Decades ago, Joe Biden found solace in Yellowstone as a young senator. Can he use our parks to bring Americans together now?
It was 1974, and Joe Biden was the youngest Senator in Washington. At 31, the man who would one day become president was a rising star in the Democratic Party who toppled a well-known Republican incumbent in Delaware. But for all of Biden’s accomplishments at such a young age, he had also been visited by unspeakable tragedy.
Just two years earlier, Biden’s wife Neilia and their young daughter Naomi were killed when a tractor-trailer slammed into their family station wagon. Biden had just been elected to the Senate. He would be sworn in at a Wilmington hospital, where his sons, who had also been in the car, were being treated for serious injuries. The family — minus Biden, who was in Washington that day — had been on their way to pick up a Christmas tree.
Even as he struggled to cope with the loss of his wife and daughter, Biden was ushered into a position of immense power, responsibility … and scrutiny. Just a few weeks after his wife’s death, a columnist called his office looking to write a piece on Biden as “Washington’s most eligible bachelor.” Reporters and Beltway insiders followed his early Senate career closely, looking to cover Biden not just as a scrappy Scranton upstart but as a sort of haunted, tragic figure. Meanwhile, Biden still had a family to care for, and he took the train home to Delaware every day to be with his grieving sons.
In 1974, he took his sons Beau and Hunter to Yellowstone National Park in hopes of helping them heal. Away from the prying eyes of the press, among the buffalo and against the rush of the waterfalls, they spent quality time together as a family. As the Bozeman Daily Chronicle reported in 2010, Biden rented a camper in Salt Lake City and spent a week in America’s first national park with his sons. His inspiration for the trip? His sons loved the Yogi Bear cartoons.
“This gave nourishment to the body and soul,” Biden said of the trip. “I can’t even explain it. But it was real.”
The president is right. It is real. Every year, people from all walks of life wander in our national parks, searching for solace and meaning even in the most difficult of times. Countless military veterans have reported that the wonders of exploring our parks have helped them heal from the wounds of war and reacclimate to regular society. Children, younger even than Beau and Hunter were in 1974, have formed some of their first lasting memories gazing out at soaring vistas and thundering rapids.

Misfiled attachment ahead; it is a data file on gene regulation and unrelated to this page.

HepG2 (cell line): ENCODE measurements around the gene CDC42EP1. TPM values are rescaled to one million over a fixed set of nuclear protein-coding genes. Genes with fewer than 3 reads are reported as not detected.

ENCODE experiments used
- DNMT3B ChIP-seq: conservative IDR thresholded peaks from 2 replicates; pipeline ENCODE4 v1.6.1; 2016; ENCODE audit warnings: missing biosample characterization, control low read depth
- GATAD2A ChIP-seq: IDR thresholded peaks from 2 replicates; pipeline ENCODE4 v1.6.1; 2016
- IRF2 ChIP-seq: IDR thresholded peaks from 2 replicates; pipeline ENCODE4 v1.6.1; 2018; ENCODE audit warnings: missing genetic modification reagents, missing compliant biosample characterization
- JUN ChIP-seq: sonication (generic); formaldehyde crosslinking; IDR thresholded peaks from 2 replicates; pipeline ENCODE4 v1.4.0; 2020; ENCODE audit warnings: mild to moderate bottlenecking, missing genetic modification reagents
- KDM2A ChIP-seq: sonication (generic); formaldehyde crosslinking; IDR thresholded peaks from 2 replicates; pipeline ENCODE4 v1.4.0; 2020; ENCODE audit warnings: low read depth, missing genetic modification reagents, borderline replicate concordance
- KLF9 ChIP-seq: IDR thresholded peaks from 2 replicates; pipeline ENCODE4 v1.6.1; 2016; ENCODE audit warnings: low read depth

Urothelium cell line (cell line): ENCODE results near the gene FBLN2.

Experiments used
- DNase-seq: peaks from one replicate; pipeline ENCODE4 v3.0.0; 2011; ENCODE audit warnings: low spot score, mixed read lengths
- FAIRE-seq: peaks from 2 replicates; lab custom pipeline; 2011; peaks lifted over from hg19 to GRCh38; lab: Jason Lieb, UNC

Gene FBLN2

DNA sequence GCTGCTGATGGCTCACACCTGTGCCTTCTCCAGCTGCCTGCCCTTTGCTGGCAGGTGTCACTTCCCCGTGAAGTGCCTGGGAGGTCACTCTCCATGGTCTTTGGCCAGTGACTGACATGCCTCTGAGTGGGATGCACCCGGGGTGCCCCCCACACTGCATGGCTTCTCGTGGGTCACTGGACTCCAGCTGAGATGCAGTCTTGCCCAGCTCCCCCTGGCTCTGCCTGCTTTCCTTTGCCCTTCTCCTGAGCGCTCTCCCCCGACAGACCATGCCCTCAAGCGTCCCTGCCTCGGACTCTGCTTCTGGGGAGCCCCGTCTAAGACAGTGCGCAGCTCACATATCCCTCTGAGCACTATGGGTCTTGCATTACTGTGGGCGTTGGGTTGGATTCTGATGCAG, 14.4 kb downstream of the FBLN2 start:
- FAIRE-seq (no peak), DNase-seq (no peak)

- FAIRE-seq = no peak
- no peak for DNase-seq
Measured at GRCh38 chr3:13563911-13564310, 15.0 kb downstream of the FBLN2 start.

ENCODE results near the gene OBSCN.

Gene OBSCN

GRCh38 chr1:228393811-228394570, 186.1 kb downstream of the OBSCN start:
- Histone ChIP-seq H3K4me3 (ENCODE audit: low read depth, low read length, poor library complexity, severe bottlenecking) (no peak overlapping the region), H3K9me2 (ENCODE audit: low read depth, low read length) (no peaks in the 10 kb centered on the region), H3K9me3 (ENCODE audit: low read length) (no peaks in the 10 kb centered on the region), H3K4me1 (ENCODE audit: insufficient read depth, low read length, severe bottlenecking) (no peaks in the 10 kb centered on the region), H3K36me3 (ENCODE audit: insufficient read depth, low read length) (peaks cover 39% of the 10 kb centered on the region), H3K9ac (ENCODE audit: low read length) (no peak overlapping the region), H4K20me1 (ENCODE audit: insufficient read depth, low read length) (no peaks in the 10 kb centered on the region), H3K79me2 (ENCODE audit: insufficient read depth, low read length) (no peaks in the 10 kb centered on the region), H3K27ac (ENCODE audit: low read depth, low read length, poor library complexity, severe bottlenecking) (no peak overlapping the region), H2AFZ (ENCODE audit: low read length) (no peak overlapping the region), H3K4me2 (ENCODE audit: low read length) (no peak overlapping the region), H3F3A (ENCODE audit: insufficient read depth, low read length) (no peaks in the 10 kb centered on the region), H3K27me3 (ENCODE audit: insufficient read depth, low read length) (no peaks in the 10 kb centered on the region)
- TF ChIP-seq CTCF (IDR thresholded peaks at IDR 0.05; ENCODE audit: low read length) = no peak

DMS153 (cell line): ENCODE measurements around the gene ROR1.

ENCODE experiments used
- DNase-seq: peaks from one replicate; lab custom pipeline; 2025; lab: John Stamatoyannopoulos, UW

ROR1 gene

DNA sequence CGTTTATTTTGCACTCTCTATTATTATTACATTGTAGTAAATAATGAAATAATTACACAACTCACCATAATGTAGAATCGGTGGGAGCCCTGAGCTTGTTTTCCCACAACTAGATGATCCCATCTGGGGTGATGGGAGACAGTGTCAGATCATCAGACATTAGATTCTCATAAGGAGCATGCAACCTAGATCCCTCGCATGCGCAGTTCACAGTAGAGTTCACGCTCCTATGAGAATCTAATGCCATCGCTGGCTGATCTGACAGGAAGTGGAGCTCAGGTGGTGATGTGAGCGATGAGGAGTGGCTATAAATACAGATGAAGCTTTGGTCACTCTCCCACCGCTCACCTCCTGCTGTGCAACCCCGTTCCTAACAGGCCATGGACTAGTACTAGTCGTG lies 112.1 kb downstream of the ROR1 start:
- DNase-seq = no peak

We live in times of division — of strife, even of anti-democratic insurrectionist violence. The daily stress and trauma of the COVID-19 pandemic have left many of us with deep scars. On their own, our national parks are not enough to heal some of these wounds. But at a time when we couldn’t be more divided, our parks are some of the only things we all still own and belong to, together as Americans. It’s a place to start.
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That’s why it’s so important that our new president and Congress take steps to protect and enhance our public lands for all of us. Our parks face a massive maintenance backlog, and although Congress approved a historic law last year, the Great American Outdoors Act, to begin to address the shortfall, there is still much work to do to properly distribute these funds and fix our parks. Climate change is the greatest threat facing our national parks, and we welcome President Biden’s efforts to address the crisis on day one in the Oval Office.
President Biden found real hope and meaning in his trip to Yellowstone. Everyone deserves the chance to find that for themselves. In this moment, when Biden and many of our leaders in Congress are calling for unity, we hope parks can continue to be places of relief, introspection and community. We can work together to defend them. This is our chance.
About the author
Kyle Groetzinger Communications Manager, Mid-Atlantic, Southeast, Sun Coast, Texas
Kyle Groetzinger joined NPCA in June 2019 as Communications Manager for the Mid-Atlantic, Southeast, Sun Coast, and Texas regions, as well as NPCA's national cultural resources team.